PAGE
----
Sharma sets pace for drone mapping industry

For his final project before retirement, Dr. JB Sharma assembled a team of UNG faculty, staff and students to aid his cutting-edge research on drone mapping.

The products are twofold: a detailed digital elevation model and multispectral image mosaic of UNG’s Gainesville Campus and a book that will serve as the industry standard for map work with small drones.

Sharma, who retired as assistant head of UNG’s physics and astronomy department in May 2019, is the editor of the book “Applications of Small Unmanned Aircraft Systems: Best Practices and Case Studies” which released in fall 2019. He additionally wrote a chapter with his UNG collaborators: alumnus Payton Duran, staff member Lance Hundt and faculty member Zac Miller. The four authored the chapter titled “2D and 3D Models with sUAS Based Multispectral and Thermal Imaging — The Campus as a High Spatial Resolution Mapping Laboratory.”

Duran, who graduated in December 2018, called it a learning experience. He is excited that efforts like these will help people hear about and see environmental changes.

“It’s a great opportunity to be able to convey information better,” Duran said.

The drone industry will be worth $82 billion and account for 100,000 new jobs by 2025, according to the Association for Unmanned Vehicle Systems International.

Sharma’s efforts received financial support through his role as UNG Eminent Scholar for Teaching and Learning, which is funded by the UNG Foundation, and the national remote sensing consortium AmericaView. His work focuses on small, unmanned aircraft systems (sUAS), the designation for drones that are between half a pound and 55 pounds. The implications of Sharma’s research for UNG’s campuses could be vast.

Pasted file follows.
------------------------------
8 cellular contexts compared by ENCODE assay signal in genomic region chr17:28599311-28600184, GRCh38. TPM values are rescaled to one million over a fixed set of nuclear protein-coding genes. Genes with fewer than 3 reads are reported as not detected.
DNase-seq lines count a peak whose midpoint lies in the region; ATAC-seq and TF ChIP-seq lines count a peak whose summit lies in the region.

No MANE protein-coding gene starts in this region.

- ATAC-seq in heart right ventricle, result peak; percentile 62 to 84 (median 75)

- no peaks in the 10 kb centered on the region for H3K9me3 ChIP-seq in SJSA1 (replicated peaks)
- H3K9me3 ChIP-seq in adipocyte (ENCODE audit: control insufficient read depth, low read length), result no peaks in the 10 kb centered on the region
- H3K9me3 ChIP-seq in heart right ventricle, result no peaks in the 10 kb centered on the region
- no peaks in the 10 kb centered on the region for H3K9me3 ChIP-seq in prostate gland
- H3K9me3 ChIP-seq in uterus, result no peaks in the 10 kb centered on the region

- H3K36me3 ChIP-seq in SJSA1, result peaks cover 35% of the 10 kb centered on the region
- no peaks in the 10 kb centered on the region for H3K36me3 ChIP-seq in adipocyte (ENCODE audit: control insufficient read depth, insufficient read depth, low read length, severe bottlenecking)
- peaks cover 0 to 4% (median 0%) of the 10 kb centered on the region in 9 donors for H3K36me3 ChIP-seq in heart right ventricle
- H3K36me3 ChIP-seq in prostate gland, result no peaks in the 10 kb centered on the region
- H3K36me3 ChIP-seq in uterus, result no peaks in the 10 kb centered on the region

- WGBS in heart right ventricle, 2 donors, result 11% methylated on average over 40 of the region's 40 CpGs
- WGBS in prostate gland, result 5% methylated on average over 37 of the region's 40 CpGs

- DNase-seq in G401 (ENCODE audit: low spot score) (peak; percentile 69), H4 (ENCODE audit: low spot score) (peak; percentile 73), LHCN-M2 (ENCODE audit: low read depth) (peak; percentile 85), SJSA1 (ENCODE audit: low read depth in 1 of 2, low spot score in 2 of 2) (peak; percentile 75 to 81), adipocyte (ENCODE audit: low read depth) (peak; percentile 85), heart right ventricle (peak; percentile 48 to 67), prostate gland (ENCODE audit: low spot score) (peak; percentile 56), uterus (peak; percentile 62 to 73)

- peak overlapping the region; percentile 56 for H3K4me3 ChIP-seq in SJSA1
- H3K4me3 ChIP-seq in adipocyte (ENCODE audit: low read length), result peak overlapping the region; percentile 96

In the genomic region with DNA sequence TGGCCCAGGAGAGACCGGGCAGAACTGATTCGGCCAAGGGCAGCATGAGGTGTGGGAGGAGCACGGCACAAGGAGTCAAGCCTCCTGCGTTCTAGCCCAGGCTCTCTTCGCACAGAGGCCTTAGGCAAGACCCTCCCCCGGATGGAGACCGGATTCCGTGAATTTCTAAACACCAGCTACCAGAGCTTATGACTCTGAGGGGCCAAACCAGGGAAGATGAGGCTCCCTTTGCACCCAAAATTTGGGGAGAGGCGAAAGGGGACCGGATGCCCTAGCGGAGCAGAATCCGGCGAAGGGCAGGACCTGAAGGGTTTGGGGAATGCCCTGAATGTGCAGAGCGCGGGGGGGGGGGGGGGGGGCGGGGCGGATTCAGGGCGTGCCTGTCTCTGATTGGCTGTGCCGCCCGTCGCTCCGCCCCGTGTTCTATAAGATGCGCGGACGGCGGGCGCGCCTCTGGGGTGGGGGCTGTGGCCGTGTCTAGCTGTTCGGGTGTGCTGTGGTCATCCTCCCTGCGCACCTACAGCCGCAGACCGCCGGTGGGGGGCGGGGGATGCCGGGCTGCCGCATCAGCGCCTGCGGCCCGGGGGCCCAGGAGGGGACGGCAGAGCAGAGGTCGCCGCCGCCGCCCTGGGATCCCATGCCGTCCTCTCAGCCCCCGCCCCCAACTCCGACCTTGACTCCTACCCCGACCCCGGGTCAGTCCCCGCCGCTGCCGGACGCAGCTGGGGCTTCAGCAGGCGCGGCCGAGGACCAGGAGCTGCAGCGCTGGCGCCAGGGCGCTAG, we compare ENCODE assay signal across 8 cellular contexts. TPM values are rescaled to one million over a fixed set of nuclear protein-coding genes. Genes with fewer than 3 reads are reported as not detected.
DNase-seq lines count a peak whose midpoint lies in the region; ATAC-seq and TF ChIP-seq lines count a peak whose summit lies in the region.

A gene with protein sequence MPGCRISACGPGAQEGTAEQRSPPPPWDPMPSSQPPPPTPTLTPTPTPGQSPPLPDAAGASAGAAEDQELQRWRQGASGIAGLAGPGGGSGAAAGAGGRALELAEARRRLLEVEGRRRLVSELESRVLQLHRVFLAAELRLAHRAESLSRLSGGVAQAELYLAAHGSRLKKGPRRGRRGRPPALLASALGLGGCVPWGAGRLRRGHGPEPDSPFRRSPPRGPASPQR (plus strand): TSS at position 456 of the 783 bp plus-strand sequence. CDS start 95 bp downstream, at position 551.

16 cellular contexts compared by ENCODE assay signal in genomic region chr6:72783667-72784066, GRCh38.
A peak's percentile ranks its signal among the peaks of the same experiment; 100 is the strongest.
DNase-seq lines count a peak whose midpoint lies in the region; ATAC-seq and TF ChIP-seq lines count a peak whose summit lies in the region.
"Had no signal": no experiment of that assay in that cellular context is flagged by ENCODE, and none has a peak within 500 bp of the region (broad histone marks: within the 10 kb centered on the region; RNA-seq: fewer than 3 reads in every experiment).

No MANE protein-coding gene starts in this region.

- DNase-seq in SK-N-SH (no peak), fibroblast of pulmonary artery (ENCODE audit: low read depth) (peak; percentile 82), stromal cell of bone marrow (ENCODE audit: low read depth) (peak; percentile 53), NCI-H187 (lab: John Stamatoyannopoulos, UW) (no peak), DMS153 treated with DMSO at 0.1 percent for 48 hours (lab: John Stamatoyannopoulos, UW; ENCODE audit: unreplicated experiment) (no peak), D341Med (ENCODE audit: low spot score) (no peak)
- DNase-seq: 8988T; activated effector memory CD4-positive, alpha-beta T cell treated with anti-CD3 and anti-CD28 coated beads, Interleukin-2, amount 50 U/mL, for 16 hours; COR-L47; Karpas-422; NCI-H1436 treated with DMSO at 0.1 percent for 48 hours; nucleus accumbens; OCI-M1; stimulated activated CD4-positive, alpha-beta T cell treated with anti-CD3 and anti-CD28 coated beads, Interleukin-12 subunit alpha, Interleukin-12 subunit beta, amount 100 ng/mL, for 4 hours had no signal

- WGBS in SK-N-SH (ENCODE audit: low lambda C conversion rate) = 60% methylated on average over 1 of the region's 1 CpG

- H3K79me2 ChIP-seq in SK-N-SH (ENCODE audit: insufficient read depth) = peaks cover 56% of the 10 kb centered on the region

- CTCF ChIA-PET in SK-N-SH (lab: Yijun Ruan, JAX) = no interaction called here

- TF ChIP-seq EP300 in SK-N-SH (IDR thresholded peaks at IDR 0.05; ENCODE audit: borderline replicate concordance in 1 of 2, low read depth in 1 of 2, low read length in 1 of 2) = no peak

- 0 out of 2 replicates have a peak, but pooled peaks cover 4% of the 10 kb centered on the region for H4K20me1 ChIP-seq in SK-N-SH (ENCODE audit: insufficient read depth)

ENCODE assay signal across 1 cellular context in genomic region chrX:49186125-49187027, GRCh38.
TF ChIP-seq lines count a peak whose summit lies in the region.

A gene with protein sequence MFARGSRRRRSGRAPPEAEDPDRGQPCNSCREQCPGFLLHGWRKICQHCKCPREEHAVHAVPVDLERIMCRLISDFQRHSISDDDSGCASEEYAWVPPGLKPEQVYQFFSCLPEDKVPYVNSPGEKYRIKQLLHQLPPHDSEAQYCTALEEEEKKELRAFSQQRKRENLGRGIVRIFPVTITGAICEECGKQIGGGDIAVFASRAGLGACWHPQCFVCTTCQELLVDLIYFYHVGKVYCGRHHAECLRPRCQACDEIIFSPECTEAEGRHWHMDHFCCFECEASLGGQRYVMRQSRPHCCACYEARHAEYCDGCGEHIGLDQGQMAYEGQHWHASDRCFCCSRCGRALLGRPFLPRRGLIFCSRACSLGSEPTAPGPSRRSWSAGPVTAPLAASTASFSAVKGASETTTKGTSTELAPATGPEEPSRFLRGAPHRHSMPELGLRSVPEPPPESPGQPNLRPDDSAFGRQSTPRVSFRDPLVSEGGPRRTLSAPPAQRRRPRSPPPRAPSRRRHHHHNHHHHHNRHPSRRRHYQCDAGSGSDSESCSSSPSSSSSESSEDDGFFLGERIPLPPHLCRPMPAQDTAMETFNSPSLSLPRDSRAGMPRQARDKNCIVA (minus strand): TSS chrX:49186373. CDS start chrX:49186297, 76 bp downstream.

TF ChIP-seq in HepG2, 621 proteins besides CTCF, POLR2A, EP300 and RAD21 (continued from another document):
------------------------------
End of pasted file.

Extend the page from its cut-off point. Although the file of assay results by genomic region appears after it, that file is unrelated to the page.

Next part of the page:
Sharma noted the images of the Gainesville Campus show different types of trees and represent a historical record that can be used as a reference if a pest infestation or storm changes the landscape. The images are so detailed they were used in the Digital Fabrication Laboratory on the Gainesville Campus to print a 3D model of the Martha T. Nesbitt Academic Building. Sharma hopes to expand his detailed maps to include UNG’s Dahlonega Campus.

In the future, Sharma said the thermal map capabilities could let UNG compare campus buildings’ energy efficiency. He also sees students going on a “digital” field trip to Hurricane Creek Field Research in Dahlonega to prepare for when they are actually at the site.

Hundt, information technology systems manager at UNG, was Sharma’s student in the mid-2000s. He assisted Sharma by providing cloud computing that reduced data processing time from days to hours. He was grateful to play a role.

“He just inspires you when you’re around him,” he said. “It’s cool to pay him back by collaborating on this project because he’s been a big influence in my life, in my career.”

Miller, a senior lecturer in UNG’s Lewis F. Rogers Institute for Environmental and Spatial Analysis who worked on the project and is carrying on similar work thanks to a $4,500 AmericaView grant, appreciated Sharma’s collaborative approach and the experience gained by students.

“The students are excited to work on it,” Miller said. “And it’s something that’s going to help them when they go into this field.”